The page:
Farewell as Liberty’s Interim Director
Posted by Gracie Bradley on 06 Dec 2021
Last week was my last as Liberty’s Interim Director, and what a year it has been. Liberty is at its heart a civil liberties organisation, with a mission to defend fundamental freedoms from overreach, maintain a critical analysis of state power, and act in solidarity with marginalised people. 2021 saw the collision of the pandemic, an ongoing public health emergency, with a Government agenda that is hostile to accountability mechanisms in general, and minoritised people more specifically.
I was determined to apply learning from previous policy and campaigning work, and avoid being too reactive, despite the hostile climate. I was keen for Liberty to shift to a flagship campaigning model, building coalitions around positive solutions in genuine partnership with grassroots groups, and breaking through the unhelpful ‘something or nothing’ policy binaries that recur with alarming regularity, on the pandemic, youth violence, and beyond.
This shift in approach was encapsulated in our Protect Everyone Bill and campaign. Drafted in partnership with frontline groups and lawyers, our alternative Coronavirus Act set out a vision for a pandemic response that would recognise the significance of this public health emergency, ensure sure nobody left behind, safeguard civil liberties, and minimise the role of policing and criminal punishment in favour of material support such as proper sick pay and universal access to essential services.
A cross-party group of 76 MPs voted against Coronavirus Act renewal earlier this year – over triple the number who voted against in 2020. Labour MP Dawn Butler introduced a version as a Private Members’ Bill. And prior to the most recent Coronavirus Act renewal vote, the Government announced that many of the most draconian measures in the Act would expire. Result.
I’m glad that alongside the Protect Everyone campaign, with our partners and supporters, we’ve held the line against vaccine passports in England, as well as making a nuanced and powerful case against mandatory vaccinations.
With a chorus of voices, including notably Sisters Uncut, Liberty was at the forefront of galvanising public opposition to the Policing Bill following the unconscionable policing of the vigil for Sarah Everard at Clapham Common – an event at which I was threatened with enforcement by police.
The Policing Bill aims to strike at the heart of our freedom to protest; upend the nomadic way of life of Gypsy, Roma and Traveller people, and foster discrimination against young, black, working-class and disabled people through additional stop and search and data-sharing powers.
While the Government has recently amended the Bill to make it even worse, the reality is that protest is not a gift bestowed on us by the state, and hostile legislation can’t take it away from us.
Liberty has also defended the right to protest in court this year, successfully representing legal observers from Black Protest Legal Support to challenge enforcement by the Metropolitan police under coronavirus powers.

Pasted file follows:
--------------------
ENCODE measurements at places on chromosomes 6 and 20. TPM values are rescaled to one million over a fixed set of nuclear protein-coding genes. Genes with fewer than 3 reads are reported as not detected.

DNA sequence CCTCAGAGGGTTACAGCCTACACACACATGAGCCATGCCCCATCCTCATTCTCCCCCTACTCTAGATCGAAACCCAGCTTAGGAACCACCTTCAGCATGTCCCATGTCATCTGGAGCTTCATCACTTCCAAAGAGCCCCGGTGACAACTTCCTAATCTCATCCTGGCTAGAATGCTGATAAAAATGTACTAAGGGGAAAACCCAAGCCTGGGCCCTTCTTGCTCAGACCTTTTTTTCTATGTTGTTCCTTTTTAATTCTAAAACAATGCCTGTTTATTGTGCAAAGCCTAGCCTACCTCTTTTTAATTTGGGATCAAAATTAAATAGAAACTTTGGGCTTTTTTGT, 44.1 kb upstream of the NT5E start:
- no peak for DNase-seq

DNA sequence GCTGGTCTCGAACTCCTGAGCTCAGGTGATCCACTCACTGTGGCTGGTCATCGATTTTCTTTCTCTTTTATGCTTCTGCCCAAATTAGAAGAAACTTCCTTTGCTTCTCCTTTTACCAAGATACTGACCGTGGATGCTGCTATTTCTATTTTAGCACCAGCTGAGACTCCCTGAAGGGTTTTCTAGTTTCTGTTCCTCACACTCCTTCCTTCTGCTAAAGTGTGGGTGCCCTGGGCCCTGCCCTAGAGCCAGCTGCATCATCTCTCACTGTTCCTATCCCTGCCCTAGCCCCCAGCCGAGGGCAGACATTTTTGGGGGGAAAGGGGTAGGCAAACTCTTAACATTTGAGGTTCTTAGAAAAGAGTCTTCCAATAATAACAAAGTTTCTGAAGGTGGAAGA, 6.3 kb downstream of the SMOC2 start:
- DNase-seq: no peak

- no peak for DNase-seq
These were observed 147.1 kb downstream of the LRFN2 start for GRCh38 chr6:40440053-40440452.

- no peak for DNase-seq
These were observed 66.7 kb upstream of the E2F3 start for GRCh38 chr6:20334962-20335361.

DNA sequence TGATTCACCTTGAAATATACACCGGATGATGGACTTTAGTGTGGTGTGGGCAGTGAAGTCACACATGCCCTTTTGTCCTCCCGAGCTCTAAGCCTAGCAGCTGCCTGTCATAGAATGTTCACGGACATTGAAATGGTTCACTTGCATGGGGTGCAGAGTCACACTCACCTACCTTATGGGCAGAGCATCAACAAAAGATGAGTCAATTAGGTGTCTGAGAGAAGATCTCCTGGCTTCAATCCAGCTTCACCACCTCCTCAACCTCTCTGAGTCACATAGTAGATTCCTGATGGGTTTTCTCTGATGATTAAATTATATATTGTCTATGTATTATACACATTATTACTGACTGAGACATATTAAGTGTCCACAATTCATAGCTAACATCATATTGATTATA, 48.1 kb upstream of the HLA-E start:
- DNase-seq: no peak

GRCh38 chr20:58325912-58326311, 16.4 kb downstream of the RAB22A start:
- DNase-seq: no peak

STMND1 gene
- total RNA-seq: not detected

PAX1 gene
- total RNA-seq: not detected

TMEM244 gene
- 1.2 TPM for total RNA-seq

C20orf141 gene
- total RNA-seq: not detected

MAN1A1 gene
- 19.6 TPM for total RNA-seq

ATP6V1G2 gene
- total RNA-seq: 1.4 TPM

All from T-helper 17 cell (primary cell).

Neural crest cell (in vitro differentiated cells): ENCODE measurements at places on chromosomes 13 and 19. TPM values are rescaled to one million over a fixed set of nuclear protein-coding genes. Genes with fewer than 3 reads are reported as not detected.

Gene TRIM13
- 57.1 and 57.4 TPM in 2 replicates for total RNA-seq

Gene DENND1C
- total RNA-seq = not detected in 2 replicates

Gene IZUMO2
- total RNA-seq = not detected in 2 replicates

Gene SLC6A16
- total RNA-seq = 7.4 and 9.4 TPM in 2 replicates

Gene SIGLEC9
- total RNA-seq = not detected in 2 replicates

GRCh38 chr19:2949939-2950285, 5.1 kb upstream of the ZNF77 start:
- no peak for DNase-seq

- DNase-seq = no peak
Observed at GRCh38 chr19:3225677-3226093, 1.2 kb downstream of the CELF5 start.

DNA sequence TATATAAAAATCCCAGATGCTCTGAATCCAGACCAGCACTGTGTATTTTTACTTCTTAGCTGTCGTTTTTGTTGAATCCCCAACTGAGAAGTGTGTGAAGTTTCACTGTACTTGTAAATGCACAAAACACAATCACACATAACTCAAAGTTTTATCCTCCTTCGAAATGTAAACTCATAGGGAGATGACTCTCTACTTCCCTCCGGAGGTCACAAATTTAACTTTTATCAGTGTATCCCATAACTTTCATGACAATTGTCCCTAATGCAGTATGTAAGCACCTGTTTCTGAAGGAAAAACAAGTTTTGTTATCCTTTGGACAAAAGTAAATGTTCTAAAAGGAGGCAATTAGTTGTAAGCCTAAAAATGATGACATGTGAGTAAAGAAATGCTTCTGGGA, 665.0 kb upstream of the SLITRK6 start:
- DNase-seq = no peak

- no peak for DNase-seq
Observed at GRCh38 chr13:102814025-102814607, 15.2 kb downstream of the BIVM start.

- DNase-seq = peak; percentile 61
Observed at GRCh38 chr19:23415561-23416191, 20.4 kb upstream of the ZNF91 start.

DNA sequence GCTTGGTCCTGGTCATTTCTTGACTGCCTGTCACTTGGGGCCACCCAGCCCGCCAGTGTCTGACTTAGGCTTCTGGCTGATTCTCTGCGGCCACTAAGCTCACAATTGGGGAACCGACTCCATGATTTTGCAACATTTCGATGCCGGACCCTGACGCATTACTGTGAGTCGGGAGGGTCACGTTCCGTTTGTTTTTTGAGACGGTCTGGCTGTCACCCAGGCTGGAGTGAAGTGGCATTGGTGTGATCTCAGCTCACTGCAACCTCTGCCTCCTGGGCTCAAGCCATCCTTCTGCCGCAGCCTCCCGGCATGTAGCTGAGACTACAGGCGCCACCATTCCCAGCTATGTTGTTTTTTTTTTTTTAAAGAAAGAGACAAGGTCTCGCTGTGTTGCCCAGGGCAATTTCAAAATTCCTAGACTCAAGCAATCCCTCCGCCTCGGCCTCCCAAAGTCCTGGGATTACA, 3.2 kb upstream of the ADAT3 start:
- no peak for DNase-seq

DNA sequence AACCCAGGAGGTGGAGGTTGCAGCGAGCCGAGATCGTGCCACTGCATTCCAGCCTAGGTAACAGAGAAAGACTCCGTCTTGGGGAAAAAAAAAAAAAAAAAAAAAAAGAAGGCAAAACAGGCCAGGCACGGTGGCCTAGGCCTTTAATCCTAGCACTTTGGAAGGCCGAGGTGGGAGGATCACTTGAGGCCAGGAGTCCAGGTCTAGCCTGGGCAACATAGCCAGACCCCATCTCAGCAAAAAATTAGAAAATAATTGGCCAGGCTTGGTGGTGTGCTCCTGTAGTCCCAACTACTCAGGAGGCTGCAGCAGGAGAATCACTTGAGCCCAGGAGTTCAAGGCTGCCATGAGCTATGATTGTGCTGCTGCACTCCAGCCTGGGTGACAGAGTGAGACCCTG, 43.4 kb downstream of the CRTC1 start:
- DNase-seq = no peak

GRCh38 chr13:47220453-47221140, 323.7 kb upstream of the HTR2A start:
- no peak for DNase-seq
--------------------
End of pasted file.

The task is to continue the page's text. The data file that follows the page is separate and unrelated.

And on the subject of legal challenges, while attacks on trans equality continue thick and fast, our intervention in the Bell case in support of life-affirming healthcare for trans people played a part in achieving a positive outcome.
Finally, our membership has sown some exciting seeds for future work by passing an AGM motion endorsing non-policing solutions to social problems as a better way of safeguarding rights and freedoms than society’s current approach.
All too often, organisations assume that ‘including’ minoritised people into the same old ways of working and decision-making is an end in itself, to be achieved purely through recruitment. Yet ‘welcoming’ minoritised people into oppressive and hostile structures is worse than window-dressing, and when it happens, we are harmed and/or we leave. Shifting organisational analysis and practice is key to retaining people and supporting them to flourish. The issue is not that some people are mysteriously absent from institutions, but that we are actively excluded.
To that end, we have continued work as a staff team to do even better at living our values, not only through educating ourselves about class, anti-racism, and trans equality, and refining Liberty’s political analysis and external relationships, but also through resourcing and restructuring our Operations team to improve our employment practices. I have also led work to improve Liberty’s complex governance structure.
Next year will be a busy one, with threats to fundamental freedoms and our Human Rights Act gathering pace, and the pandemic still not out of view.
Liberty’s permanent Director, Martha Spurrier, has now returned from parental leave. I’m looking forward to resting. It has made all the difference to do the work of leading Liberty this year knowing that we are part of a principled and buoyant movement, alongside an amazing staff team.
Thanks, and see you soon.
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